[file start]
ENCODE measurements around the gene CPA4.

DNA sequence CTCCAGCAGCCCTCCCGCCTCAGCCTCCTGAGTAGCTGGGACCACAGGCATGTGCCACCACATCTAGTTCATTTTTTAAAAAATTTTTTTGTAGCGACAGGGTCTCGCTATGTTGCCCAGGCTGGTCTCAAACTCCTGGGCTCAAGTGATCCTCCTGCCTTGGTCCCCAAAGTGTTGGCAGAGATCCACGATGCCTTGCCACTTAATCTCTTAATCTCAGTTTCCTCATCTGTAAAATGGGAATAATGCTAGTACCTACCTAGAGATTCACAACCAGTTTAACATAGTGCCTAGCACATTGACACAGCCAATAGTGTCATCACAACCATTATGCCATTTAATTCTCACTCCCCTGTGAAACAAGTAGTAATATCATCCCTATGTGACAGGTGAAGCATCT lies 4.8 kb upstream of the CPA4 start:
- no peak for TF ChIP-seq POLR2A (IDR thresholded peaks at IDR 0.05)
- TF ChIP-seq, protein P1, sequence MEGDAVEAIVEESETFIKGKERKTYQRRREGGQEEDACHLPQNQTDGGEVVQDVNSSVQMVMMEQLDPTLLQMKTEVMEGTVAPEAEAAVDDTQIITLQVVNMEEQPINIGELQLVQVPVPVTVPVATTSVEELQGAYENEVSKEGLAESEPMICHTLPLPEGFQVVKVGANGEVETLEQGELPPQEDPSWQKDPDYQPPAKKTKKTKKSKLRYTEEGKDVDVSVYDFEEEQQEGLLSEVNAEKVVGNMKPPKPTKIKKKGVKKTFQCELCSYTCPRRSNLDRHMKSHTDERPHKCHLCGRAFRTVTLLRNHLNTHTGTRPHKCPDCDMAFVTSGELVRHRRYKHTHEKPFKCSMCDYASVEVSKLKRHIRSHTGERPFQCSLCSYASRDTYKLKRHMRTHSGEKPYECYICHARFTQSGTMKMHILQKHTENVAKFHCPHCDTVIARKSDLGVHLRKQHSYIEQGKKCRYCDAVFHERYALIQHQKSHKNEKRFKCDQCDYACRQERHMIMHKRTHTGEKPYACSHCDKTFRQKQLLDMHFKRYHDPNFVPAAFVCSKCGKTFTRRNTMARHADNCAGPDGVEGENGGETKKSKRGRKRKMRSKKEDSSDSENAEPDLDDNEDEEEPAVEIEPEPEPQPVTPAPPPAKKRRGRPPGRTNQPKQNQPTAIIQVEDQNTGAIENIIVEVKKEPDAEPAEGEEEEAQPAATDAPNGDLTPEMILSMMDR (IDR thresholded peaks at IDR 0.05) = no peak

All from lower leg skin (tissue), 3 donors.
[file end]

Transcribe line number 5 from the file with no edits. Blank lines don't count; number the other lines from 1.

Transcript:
All from lower leg skin (tissue), 3 donors.